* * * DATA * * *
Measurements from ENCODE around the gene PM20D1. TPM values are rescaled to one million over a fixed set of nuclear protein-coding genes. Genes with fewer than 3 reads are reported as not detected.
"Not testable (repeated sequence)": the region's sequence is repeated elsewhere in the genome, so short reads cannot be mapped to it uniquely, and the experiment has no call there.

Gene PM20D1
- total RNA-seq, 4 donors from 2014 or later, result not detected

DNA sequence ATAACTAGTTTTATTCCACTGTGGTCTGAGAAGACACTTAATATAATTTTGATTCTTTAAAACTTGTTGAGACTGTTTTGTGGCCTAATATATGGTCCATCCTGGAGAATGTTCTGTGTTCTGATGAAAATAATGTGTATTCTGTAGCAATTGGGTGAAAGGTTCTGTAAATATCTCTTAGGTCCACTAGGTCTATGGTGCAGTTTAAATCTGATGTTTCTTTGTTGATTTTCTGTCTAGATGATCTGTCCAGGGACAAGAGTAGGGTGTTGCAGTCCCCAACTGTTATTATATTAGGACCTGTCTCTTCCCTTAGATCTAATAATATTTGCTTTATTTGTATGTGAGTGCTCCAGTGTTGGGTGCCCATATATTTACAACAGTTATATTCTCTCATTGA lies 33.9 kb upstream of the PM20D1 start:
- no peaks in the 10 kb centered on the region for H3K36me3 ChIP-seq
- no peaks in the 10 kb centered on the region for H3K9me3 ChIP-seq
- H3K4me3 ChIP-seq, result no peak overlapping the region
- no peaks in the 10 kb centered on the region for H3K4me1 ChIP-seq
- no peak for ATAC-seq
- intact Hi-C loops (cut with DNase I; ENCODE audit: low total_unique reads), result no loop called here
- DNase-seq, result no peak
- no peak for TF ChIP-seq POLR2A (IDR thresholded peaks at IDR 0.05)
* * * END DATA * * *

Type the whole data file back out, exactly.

Measurements from ENCODE around the gene PM20D1. TPM values are rescaled to one million over a fixed set of nuclear protein-coding genes. Genes with fewer than 3 reads are reported as not detected.
"Not testable (repeated sequence)": the region's sequence is repeated elsewhere in the genome, so short reads cannot be mapped to it uniquely, and the experiment has no call there.

Gene PM20D1
- total RNA-seq, 4 donors from 2014 or later, result not detected

DNA sequence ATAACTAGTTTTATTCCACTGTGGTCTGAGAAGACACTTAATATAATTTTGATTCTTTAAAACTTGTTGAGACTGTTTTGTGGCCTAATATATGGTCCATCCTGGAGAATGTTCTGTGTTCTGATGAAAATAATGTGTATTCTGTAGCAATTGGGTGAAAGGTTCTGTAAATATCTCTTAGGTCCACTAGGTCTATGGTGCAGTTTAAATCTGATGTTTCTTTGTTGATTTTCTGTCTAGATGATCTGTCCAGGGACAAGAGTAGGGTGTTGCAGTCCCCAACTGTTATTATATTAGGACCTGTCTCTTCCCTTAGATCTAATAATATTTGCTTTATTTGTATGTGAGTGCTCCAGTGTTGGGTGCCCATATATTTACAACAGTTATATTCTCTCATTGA lies 33.9 kb upstream of the PM20D1 start:
- no peaks in the 10 kb centered on the region for H3K36me3 ChIP-seq
- no peaks in the 10 kb centered on the region for H3K9me3 ChIP-seq
- H3K4me3 ChIP-seq, result no peak overlapping the region
- no peaks in the 10 kb centered on the region for H3K4me1 ChIP-seq
- no peak for ATAC-seq
- intact Hi-C loops (cut with DNase I; ENCODE audit: low total_unique reads), result no loop called here
- DNase-seq, result no peak
- no peak for TF ChIP-seq POLR2A (IDR thresholded peaks at IDR 0.05)